Comfort Suites Hobby Airport
9120 Airport Blvd
Houston, TX 77061
Phone: (713) 944-4400
Fax: (713) 944-4420
Arts & Museums
The classic Art Deco building, designed by Joseph Finger in the 1930s and completed in 1940, served as Houston's Municipal Airport until 1954. The recent restoration of the building is stunning with its attention to detail. The Deco chandelier hanging from the two-story atrium and the original marble floors will transport you to a bygone era. Go every third Saturday for Wings & Wheels plane and car show. Buy a raffle ticket to win a vintage plane and support the museum's continued restoration efforts.
Long before the petrochemical plants and refineries dominated, farmers in the Pasadena area grew strawberries. Indeed, they grew more strawberries than any other city and shipped them all over the country. This historical museum celebrates that past with displays of memorabilia that range from that era to modern times. On the grounds around the museum, you'll see vintage houses and a restored gazebo. One of the houses, Strawberry House, showcases lifestyles from three past decades: the 1900s, 1920s and 1940s.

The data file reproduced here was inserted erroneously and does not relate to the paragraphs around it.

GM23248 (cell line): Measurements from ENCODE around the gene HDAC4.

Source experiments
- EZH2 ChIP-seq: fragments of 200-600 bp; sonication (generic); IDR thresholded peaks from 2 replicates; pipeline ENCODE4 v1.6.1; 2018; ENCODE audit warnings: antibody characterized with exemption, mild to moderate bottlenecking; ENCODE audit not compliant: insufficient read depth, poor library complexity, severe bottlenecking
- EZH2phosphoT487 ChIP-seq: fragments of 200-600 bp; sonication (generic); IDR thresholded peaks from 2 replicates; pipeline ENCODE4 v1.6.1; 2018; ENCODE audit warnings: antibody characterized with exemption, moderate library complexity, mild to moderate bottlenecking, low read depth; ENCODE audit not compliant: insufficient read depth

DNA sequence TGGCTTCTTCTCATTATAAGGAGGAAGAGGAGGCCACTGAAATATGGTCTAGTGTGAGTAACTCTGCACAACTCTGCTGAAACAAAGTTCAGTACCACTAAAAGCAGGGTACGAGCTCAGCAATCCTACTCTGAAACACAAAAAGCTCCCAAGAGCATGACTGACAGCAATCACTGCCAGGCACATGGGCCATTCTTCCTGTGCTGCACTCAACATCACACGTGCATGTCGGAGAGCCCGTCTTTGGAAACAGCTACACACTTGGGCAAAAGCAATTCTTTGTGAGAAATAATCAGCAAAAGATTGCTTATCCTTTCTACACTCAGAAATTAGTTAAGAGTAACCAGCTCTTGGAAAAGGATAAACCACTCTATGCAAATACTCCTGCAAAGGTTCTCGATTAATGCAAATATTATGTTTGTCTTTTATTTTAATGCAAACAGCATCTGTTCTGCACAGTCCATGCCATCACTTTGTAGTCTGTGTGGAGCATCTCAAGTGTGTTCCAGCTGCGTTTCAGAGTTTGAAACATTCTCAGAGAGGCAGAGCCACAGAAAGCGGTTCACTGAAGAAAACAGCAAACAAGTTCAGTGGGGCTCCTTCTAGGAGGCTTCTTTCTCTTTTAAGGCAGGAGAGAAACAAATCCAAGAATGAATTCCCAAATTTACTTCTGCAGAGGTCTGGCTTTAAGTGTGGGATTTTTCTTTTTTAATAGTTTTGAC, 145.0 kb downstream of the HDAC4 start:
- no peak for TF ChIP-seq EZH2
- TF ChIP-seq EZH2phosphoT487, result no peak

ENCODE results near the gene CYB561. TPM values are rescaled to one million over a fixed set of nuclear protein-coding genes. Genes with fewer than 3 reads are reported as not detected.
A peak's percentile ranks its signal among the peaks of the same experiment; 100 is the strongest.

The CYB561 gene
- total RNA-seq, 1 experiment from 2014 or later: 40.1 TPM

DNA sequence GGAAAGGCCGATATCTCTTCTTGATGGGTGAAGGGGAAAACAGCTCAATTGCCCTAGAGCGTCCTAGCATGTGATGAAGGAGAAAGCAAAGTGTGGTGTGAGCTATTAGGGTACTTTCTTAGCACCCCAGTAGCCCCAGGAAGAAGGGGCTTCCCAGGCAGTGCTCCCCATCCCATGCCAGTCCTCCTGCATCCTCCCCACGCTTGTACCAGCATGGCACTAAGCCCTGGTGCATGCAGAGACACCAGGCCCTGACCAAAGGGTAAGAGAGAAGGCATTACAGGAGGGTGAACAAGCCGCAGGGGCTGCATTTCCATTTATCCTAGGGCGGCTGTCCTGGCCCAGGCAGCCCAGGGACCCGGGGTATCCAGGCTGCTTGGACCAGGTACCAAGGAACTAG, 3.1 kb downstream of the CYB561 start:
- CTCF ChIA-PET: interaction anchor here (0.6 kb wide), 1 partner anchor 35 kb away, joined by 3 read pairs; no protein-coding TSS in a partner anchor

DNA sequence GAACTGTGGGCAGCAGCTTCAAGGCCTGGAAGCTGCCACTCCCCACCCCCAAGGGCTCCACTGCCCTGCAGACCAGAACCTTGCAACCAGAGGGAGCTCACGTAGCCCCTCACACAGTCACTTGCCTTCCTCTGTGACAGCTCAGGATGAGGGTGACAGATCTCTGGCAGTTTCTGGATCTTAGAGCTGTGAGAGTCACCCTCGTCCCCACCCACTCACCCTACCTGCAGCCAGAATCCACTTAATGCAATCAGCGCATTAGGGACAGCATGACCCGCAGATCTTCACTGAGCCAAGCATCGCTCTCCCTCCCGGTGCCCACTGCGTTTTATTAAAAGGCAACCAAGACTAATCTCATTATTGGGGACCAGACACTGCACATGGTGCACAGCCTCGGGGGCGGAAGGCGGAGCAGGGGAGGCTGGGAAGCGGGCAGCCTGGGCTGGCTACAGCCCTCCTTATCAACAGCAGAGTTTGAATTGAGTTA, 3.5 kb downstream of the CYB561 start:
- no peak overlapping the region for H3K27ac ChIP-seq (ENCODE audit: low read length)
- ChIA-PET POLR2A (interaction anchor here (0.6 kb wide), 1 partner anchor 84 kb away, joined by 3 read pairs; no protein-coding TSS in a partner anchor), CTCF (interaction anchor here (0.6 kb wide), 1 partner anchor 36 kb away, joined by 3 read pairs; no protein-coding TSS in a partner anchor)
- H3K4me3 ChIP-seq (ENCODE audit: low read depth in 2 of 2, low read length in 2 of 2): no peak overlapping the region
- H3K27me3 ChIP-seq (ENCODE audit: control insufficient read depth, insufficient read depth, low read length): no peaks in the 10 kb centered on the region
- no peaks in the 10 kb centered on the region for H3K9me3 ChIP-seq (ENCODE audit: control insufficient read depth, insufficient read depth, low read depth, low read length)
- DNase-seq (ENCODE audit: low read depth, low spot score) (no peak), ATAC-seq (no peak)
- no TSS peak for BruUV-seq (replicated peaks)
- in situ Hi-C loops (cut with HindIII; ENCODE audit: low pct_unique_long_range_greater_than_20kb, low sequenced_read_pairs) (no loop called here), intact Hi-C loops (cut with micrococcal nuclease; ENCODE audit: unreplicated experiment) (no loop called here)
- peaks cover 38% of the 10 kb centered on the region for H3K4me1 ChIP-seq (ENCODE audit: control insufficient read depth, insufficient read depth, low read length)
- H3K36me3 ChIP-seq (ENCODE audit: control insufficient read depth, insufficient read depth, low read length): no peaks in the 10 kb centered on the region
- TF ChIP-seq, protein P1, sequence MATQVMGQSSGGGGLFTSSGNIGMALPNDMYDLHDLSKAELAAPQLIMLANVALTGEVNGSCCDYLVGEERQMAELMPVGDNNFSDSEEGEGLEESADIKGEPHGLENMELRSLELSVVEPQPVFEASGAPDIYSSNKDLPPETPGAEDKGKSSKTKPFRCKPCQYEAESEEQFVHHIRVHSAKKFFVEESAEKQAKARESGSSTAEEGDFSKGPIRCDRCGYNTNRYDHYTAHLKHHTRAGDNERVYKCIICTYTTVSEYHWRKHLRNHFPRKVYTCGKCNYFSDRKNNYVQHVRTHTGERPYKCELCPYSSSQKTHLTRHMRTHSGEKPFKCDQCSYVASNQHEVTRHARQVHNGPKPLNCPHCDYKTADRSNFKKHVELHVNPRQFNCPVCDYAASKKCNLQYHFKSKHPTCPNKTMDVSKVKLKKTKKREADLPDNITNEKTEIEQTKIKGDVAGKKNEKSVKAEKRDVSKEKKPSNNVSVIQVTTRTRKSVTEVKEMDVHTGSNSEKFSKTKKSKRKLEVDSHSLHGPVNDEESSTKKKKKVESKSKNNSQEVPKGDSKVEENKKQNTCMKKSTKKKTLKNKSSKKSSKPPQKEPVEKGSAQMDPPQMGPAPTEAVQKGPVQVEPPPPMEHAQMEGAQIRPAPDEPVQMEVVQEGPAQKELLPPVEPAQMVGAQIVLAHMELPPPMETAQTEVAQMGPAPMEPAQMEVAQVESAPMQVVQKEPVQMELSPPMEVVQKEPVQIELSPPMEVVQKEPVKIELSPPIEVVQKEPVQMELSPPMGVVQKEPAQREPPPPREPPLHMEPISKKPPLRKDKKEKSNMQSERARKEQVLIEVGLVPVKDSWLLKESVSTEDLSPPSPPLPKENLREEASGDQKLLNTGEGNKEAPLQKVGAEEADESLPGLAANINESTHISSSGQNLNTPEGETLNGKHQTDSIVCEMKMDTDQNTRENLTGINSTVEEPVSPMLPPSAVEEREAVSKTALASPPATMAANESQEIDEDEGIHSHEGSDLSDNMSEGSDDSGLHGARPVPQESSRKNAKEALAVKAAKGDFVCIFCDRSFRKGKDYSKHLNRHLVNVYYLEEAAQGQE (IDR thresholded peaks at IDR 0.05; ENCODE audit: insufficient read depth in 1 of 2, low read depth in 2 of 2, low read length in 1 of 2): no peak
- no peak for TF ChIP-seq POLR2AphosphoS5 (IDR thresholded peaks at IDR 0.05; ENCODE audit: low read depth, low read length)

Since Alex Haley published Roots tracing family trees and history has become a national passion. This museum and bookshop is dedicated to the accomplishments of the African-American community and their cultural contributions to American heritage and history. You will appreciate and enjoy the paintings, creative writings, artifacts and other items on display. Located on Martin Luther King Boulevard near The Shrine of the Black Madonna Church, the museum offers an educational experience that would make Mr. King extremely proud.
If you are looking for old Northern Italian architecture and a charmingly designed church, come visit this beautiful chapel known as Villa De Matel Convent. Built in the Lombard Romanesque style by Maurice J. Sullivan in 1928, it was the proudest of his creations. The sisters who decided to build the chapel in the 1920s asked him to create a building that would "be as good in 500 years as on the day of completion". He accomplished exactly that. Located on a sprawling 70 plus acres near South Wayside in southeast Houston, the grounds are home to the Sisters of Charity and Sisters of Incarnate Word private novitiate and mother house.